Businesses are required to provide methods for consumers to submit requests concerning their information, including, in some cases, a toll-free telephone number, email address or website forms. Before a business responds to a consumer request, it must verify the identity of the consumer making the request, pursuant to the measures of verification established by the California Attorney General’s (AG) forthcoming CCPA regulation. Businesses are also required to ensure that their personnel that is responsible for handling consumer requests are knowledgeable of the CCPA’s requirements and how they should direct consumers to exercise their CCPA rights.
Sale of Information about Consumers
The CCPA regulates a sale of personal information by businesses. If a business makes available personal information in exchange for consideration of some value to a receiving party, it must notify consumers about this and allow them to opt-out, i.e., allow them to instruct the business not to sell their information. Businesses operating online that sell consumer information must provide a clear and conspicuous link on their website titled “Do Not Sell My Personal Information” that leads to the notice of the right to opt-out of that sale.
Unlike the sale of information of adult consumers, the sale of personal information of consumers under 16 requires their prior opt-in consent, and the sale of personal information of consumers under 13 requires their parent’s prior opt-in consent.
Non-discrimination and Financial Incentives
The CCPA prohibits businesses from discriminating against a consumer because they exercised their CCPA rights. Discrimination includes denying goods or services, charging different prices or rates or providing a different level or quality of goods or services.
Subject to certain conditions, the CCPA permits businesses to incentivize consumers for the collection, retention or sale of their information. This is permissible by offering a different price, rate, level or quality of goods or services if the difference is directly related to the value provided to the business by the consumer’s information.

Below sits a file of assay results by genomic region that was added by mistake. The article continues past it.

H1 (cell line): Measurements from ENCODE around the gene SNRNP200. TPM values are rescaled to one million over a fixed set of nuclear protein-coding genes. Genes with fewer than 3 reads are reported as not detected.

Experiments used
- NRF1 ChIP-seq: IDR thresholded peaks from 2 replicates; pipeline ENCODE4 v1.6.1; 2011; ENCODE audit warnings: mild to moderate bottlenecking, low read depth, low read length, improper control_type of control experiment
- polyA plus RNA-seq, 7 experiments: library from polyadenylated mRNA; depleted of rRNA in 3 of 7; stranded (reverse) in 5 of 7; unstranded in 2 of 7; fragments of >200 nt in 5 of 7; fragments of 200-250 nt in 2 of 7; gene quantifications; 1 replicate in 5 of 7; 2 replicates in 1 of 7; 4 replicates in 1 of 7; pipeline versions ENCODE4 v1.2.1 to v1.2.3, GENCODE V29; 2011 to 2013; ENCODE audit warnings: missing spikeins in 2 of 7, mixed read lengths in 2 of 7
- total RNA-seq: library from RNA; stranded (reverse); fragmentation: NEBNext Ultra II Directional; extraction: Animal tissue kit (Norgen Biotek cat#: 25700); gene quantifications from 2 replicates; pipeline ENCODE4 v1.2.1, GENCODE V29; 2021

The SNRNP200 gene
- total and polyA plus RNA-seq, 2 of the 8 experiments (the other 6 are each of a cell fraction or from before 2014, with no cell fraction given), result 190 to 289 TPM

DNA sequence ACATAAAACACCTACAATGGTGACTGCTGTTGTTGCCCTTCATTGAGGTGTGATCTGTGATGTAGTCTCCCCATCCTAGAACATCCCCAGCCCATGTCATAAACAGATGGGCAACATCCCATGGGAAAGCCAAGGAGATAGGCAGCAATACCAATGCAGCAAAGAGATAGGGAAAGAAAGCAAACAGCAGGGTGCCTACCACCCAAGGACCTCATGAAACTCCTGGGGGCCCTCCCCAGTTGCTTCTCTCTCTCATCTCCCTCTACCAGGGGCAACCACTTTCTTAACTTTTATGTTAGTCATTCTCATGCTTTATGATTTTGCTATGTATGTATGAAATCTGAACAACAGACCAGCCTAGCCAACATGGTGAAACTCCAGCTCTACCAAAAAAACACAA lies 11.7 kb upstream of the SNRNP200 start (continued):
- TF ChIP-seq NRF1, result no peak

The CCPA requires that businesses include certain provisions in their written contracts with service providers. These provisions are aimed at prohibiting the service provider from selling the personal information or using the personal information for any purpose other than for the specific purpose of performing the services.
For the most part, CCPA enforcement is vested exclusively with the California AG. Starting July 1, 2020, the AG is authorized to impose civil penalties of $2,500-$7,500 for each violation, following a business’s failure to cure it after being notified.
The CCPA affords consumers a private right of action only for certain data breaches resulting from a business’s failure to implement reasonable data security safeguards.
Exceptions and Exemptions
The CCPA provides various exceptions and exemptions. For example, a broad but not absolute exemption from the CCPA applies until January 1, 2021, to information that a business collects from its job applicants, employees, contractors, and similar individuals. A comparable one-year exemption applies to information about the personnel of an entity’s business customers, in B2B scenarios. Additionally, according to California Attorney General’s notes and based on CCPA language, the CCPA does not apply to ‘de-identified’ or ‘aggregated’ information (as defined in the CCPA).
This commentary is intended for purposes of general knowledge only, does not fully cover the intricacies of the subject matter discussed, does not constitute legal advice and should not be relied on for such purposes.